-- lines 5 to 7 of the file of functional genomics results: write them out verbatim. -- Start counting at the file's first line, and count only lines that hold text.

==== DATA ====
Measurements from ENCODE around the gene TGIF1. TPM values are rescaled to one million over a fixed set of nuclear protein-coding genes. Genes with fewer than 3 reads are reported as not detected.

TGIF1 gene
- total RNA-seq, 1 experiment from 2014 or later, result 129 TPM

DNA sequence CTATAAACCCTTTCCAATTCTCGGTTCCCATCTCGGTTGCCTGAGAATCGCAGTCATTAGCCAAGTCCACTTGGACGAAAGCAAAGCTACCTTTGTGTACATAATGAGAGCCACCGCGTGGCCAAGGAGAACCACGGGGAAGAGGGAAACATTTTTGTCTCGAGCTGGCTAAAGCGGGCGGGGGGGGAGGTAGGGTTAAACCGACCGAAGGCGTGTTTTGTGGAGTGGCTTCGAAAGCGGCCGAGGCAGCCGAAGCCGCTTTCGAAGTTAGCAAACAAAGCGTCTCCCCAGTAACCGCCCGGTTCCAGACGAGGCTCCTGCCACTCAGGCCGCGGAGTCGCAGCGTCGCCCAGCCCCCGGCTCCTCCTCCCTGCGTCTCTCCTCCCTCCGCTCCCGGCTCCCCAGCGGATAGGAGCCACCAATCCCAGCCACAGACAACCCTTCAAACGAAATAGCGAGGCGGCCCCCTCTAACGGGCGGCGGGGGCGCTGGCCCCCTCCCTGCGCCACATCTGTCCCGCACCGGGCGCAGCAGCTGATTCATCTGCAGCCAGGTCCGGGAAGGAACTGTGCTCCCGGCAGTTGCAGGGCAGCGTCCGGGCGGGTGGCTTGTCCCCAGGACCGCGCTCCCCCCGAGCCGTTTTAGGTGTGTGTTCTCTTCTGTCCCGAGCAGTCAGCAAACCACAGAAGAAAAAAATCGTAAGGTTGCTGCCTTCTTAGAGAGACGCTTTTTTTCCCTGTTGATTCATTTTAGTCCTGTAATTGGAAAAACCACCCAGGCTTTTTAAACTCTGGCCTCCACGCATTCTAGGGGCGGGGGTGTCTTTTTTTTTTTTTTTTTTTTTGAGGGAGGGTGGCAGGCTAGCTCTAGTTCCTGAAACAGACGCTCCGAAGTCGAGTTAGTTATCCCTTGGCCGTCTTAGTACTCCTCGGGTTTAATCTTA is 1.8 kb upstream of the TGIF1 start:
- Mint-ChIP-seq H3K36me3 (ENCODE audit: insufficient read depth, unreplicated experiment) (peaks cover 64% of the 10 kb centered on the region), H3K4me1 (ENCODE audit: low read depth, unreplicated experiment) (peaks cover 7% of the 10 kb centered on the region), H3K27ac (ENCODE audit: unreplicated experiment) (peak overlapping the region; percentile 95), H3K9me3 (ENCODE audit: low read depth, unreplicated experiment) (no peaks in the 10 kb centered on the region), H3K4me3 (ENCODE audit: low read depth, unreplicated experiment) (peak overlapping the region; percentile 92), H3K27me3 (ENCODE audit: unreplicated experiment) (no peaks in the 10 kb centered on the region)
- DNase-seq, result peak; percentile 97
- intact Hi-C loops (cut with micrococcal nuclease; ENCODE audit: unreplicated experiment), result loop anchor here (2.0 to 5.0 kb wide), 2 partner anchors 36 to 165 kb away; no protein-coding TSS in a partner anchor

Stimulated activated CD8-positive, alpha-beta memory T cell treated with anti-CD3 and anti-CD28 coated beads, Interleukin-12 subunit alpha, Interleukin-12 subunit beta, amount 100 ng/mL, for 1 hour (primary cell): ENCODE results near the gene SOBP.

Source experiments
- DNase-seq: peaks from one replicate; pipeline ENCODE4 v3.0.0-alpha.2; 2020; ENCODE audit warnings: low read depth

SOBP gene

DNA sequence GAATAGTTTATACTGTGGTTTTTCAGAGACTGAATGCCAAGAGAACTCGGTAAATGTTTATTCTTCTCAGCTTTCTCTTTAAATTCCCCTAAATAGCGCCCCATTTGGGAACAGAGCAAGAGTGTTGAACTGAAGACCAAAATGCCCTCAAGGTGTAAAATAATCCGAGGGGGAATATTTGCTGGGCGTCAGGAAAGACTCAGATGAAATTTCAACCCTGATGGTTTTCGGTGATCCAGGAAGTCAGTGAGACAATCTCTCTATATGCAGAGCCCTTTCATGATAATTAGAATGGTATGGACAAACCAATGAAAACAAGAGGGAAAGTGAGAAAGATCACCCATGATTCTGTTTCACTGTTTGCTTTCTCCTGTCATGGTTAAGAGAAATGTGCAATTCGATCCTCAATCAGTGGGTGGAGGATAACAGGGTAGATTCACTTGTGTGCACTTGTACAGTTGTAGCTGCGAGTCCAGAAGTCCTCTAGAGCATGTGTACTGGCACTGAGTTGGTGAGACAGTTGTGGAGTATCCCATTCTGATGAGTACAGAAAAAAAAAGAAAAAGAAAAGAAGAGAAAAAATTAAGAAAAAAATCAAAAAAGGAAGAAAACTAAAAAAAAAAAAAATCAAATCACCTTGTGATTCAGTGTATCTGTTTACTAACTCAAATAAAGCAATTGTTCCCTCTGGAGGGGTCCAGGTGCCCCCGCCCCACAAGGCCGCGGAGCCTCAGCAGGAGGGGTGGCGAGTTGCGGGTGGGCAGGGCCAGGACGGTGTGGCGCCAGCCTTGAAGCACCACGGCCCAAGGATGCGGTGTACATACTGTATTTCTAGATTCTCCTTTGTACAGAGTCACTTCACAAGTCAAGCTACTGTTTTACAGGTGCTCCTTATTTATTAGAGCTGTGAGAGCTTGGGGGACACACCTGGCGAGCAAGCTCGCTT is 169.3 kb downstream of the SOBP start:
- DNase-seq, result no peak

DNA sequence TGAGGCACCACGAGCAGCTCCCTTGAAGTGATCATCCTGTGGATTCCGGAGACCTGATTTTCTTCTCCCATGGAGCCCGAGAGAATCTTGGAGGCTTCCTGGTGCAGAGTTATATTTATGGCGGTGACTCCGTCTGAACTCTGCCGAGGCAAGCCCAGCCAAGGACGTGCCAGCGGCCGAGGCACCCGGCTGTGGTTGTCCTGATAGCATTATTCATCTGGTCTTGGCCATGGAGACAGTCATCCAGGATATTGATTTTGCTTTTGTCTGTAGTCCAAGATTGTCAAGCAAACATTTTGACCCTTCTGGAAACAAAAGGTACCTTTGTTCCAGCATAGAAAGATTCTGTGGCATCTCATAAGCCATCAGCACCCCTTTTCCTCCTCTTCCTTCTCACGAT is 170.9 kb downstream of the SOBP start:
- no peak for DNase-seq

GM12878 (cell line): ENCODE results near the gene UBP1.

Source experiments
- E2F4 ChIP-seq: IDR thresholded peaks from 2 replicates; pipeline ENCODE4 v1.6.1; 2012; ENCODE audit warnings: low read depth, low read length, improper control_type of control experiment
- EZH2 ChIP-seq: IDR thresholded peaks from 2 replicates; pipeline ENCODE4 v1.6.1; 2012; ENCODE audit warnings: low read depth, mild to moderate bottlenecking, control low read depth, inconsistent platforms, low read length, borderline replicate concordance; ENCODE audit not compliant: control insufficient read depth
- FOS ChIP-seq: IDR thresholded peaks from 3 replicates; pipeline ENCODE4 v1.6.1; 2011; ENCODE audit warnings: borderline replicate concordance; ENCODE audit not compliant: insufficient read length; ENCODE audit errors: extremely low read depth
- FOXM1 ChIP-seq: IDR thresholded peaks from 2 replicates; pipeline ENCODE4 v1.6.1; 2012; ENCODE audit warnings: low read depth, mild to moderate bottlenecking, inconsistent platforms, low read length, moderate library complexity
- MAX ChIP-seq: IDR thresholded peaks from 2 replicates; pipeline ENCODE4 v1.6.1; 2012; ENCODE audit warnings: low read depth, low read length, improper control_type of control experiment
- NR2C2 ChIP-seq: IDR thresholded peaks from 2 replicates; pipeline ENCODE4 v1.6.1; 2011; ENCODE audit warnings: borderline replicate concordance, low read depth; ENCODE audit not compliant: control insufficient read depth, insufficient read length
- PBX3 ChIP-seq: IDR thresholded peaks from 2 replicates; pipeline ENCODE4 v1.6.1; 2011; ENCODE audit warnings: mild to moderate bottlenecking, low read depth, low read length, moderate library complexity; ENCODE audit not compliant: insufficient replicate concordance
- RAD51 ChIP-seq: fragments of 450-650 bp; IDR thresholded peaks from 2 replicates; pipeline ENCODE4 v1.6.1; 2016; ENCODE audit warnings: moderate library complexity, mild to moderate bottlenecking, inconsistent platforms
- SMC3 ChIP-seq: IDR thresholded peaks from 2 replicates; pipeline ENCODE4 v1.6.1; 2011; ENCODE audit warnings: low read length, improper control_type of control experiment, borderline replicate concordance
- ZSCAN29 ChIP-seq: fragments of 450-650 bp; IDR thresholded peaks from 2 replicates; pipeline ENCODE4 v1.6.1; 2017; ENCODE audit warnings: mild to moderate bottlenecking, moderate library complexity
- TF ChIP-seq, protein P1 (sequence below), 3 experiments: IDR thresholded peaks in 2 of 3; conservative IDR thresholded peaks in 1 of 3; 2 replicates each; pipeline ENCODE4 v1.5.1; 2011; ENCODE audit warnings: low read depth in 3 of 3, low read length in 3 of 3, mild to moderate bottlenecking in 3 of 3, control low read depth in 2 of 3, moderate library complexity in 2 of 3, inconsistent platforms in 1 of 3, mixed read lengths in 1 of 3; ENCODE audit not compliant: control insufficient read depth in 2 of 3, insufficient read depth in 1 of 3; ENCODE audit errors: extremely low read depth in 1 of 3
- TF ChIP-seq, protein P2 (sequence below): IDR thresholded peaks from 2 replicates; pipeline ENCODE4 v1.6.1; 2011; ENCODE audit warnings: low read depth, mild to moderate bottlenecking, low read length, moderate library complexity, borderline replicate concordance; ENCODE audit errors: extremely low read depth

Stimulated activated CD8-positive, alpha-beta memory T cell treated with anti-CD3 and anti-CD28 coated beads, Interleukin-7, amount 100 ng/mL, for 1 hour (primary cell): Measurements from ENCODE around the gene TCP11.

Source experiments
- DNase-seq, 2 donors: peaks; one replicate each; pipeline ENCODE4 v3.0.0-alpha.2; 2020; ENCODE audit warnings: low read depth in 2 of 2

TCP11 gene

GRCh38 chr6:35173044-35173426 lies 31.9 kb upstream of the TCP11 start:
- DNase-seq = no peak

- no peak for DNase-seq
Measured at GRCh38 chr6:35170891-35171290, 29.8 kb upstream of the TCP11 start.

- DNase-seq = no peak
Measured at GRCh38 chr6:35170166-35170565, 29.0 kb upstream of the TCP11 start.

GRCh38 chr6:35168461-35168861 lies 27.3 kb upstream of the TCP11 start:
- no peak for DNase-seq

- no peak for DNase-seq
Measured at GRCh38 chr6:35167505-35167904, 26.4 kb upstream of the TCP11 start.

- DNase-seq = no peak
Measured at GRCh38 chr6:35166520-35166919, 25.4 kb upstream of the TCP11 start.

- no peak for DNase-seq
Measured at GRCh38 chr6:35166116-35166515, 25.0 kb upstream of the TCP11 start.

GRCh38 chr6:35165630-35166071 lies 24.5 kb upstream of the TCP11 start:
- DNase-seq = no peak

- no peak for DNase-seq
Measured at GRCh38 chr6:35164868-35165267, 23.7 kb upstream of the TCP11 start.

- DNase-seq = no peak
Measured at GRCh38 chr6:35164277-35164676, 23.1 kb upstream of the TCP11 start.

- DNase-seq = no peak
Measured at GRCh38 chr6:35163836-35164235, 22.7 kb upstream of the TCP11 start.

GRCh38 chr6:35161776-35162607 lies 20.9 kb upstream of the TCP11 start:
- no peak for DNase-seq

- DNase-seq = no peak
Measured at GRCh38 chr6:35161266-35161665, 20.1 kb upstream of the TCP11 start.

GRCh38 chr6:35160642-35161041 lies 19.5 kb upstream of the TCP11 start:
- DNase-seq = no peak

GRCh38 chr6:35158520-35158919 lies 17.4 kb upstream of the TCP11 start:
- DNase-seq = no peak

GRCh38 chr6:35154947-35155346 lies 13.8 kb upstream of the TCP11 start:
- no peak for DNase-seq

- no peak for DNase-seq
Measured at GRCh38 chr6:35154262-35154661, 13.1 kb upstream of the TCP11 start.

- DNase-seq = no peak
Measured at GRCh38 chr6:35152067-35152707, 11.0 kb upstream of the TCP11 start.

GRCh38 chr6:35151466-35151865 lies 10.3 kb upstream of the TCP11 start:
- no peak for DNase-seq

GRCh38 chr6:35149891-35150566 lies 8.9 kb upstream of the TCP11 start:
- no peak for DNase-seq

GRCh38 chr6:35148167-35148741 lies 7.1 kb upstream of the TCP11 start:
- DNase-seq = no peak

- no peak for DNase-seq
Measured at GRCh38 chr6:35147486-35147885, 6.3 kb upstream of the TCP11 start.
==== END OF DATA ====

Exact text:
- Mint-ChIP-seq H3K36me3 (ENCODE audit: insufficient read depth, unreplicated experiment) (peaks cover 64% of the 10 kb centered on the region), H3K4me1 (ENCODE audit: low read depth, unreplicated experiment) (peaks cover 7% of the 10 kb centered on the region), H3K27ac (ENCODE audit: unreplicated experiment) (peak overlapping the region; percentile 95), H3K9me3 (ENCODE audit: low read depth, unreplicated experiment) (no peaks in the 10 kb centered on the region), H3K4me3 (ENCODE audit: low read depth, unreplicated experiment) (peak overlapping the region; percentile 92), H3K27me3 (ENCODE audit: unreplicated experiment) (no peaks in the 10 kb centered on the region)
- DNase-seq, result peak; percentile 97
- intact Hi-C loops (cut with micrococcal nuclease; ENCODE audit: unreplicated experiment), result loop anchor here (2.0 to 5.0 kb wide), 2 partner anchors 36 to 165 kb away; no protein-coding TSS in a partner anchor